Barristers for Kevin Rudd and the Abbott Government, appearing before the Royal Commission into the former prime minister’s fatal home insulation scheme, spent more than an hour today arguing over whether a statement by Mr Rudd should be made public.
As a result, Mr Rudd’s highly-anticipated appearance before the royal commission has been postponed until tomorrow.
The former PM’s 31-page statement, which details discussions during the former ALP Government’s cabinet meetings, is considered cabinet-in-confidence and has been heavily redacted.
Mr Rudd is seeking to outline what occurred during those discussions, leading to speculation that he may lay the blame for the death of four workers during the scheme at the feet of other ministers.
The arguments put by Tom Howe QC, for the Commonwealth, to Commissioner Ian Hanger QC are in contrast to Prime Minister Tony Abbott ordering that Cabinet documents from the previous Labor administration be given to the royal commission, leading to complaints from the ALP that Mr Abbott had breached tradition.
Mr Rudd’s barrister, Bret Walker SC, called the heavily blacked out document “less than half of the truth” and “unprincipled and inappropriate”.
“It is quite unfair and wrong of the Commonwealth and executive to take a stance that says they can sponsor these allegations and they can stifle public answer to them,” Walker argued.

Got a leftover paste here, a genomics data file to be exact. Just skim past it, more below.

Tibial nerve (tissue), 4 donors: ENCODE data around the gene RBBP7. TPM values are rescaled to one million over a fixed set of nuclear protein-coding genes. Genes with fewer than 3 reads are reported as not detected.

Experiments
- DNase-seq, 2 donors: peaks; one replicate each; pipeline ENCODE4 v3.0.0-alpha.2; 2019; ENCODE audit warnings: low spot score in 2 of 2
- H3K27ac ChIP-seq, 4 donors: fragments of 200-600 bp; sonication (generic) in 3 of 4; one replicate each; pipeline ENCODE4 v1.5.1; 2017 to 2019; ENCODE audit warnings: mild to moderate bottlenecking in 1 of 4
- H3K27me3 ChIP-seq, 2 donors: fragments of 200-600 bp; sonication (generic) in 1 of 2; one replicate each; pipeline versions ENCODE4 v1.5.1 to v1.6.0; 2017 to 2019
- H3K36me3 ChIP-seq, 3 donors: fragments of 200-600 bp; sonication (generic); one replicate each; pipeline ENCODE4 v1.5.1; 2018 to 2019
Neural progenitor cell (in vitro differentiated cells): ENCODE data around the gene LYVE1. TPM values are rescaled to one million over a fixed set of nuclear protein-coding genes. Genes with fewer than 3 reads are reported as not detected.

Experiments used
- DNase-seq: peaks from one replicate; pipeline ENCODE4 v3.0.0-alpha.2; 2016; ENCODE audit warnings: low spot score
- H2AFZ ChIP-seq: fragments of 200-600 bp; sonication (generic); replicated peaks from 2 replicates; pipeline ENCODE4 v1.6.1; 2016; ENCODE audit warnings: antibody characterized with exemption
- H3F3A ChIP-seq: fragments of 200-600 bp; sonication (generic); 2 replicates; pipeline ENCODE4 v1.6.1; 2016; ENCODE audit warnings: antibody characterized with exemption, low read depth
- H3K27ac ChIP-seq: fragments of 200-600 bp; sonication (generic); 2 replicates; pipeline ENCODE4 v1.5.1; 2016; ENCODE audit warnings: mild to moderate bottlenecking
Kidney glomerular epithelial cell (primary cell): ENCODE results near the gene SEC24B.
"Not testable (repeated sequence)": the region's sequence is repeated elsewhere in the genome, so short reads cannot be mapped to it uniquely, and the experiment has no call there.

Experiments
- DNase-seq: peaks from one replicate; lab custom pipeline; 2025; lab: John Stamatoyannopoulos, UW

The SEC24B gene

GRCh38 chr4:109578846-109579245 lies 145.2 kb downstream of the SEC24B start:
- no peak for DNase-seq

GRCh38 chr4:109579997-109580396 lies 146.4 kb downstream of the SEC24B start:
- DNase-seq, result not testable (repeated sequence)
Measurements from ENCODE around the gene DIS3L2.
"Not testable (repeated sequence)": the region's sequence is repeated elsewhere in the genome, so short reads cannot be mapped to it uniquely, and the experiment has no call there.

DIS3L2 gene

Mr Howe raised concerns that Mr Rudd’s unredacted evidence would undermine full and frank cabinet deliberations in the future, adding that waiving cabinet confidentiality was unprecedented. He sought a closed hearing for Mr Rudd’s evidence and then a review of the transcript before it was released.
But commissioner Hanger said he could not receive material confidentially.
Lawyers for the families of the men killed also argued for Rudd’s evidence to remain public so their clients were not excluded.
The Commissioner decided to not release Mr Rudd’s full statement at this point and will deliberate on the issue overnight as Mr Howes seeks further instruction on the Commonwealth’s position. Mr Hanger added that he was ultimately inclined to publish it.
The opening page of Mr Rudd’s statement:
— John Taylor (@JTQld) May 14, 2014
And an example of the rest of the statement:
— Marissa Calligeros (@marissa_sc) May 14, 2014
Earlier in the day former environment minister Peter Garrett gave evidence saying he was “gutted” when he learnt of Matthew Fuller’s death in 2009, but he had not been informed of the risks for home insulation workers by the public servants who advised him, but accepted that he bore “ultimate responsibility” for the program.
He said he took at advice from the department during the rollout, but did not trust all of the advice from the public service after the death and only recently discovered the details of the safety warnings given to the government in the lead up to the scheme.
Mr Garrett said safety was an “absolute priority” during the roll out.
Heated legal argument at one stage during Mr Garrett’s evidence led to the online feed to the royal commission being cut briefly.
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